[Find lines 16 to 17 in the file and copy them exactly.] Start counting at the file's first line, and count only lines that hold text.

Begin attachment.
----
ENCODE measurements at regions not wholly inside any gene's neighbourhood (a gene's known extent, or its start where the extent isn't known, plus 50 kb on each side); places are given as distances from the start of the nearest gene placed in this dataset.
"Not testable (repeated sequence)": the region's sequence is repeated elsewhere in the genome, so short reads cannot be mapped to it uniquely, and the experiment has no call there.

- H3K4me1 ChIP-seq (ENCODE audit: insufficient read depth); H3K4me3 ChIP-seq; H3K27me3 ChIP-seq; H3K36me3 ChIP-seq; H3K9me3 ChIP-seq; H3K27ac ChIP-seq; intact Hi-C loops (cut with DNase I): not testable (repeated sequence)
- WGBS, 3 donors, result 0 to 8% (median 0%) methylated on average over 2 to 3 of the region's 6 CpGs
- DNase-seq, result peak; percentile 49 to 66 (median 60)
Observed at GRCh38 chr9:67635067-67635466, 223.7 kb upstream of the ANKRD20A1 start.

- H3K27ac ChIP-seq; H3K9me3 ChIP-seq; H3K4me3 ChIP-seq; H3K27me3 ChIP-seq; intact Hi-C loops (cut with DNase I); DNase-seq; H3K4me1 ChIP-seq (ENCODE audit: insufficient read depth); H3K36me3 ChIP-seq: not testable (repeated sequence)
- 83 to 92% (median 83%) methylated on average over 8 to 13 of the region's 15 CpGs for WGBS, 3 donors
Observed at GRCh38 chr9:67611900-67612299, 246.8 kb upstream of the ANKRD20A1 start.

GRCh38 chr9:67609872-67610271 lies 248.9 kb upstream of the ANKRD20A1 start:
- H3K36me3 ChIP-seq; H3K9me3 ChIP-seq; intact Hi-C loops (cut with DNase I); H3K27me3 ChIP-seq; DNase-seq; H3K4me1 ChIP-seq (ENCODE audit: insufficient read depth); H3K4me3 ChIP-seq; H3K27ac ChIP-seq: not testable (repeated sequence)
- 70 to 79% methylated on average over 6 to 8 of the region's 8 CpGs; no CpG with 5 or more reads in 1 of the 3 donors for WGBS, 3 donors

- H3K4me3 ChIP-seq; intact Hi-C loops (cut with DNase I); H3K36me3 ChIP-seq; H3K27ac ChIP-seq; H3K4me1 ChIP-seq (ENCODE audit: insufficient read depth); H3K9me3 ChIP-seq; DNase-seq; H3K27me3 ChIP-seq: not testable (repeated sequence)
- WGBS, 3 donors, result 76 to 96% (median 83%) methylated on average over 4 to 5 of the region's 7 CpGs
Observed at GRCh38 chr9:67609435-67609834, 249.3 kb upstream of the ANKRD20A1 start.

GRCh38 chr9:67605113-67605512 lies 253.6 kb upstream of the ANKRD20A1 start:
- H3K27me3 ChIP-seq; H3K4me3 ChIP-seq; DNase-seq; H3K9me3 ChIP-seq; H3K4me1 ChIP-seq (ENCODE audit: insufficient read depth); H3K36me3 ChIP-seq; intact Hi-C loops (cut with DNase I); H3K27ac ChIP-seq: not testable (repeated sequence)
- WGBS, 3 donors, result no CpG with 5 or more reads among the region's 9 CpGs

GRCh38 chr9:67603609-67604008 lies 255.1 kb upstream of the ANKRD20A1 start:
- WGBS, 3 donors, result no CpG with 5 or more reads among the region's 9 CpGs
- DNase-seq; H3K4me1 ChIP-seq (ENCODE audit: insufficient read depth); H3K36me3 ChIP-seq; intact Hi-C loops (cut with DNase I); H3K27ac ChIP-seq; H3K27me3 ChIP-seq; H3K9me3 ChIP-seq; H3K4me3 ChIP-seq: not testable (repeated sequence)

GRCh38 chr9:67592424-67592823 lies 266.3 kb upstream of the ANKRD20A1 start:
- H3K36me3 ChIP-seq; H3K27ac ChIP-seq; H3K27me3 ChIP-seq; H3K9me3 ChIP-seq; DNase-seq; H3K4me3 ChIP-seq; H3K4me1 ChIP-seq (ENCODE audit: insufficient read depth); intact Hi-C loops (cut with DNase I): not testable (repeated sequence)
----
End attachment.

GRCh38 chr9:67605113-67605512 lies 253.6 kb upstream of the ANKRD20A1 start:
- H3K27me3 ChIP-seq; H3K4me3 ChIP-seq; DNase-seq; H3K9me3 ChIP-seq; H3K4me1 ChIP-seq (ENCODE audit: insufficient read depth); H3K36me3 ChIP-seq; intact Hi-C loops (cut with DNase I); H3K27ac ChIP-seq: not testable (repeated sequence)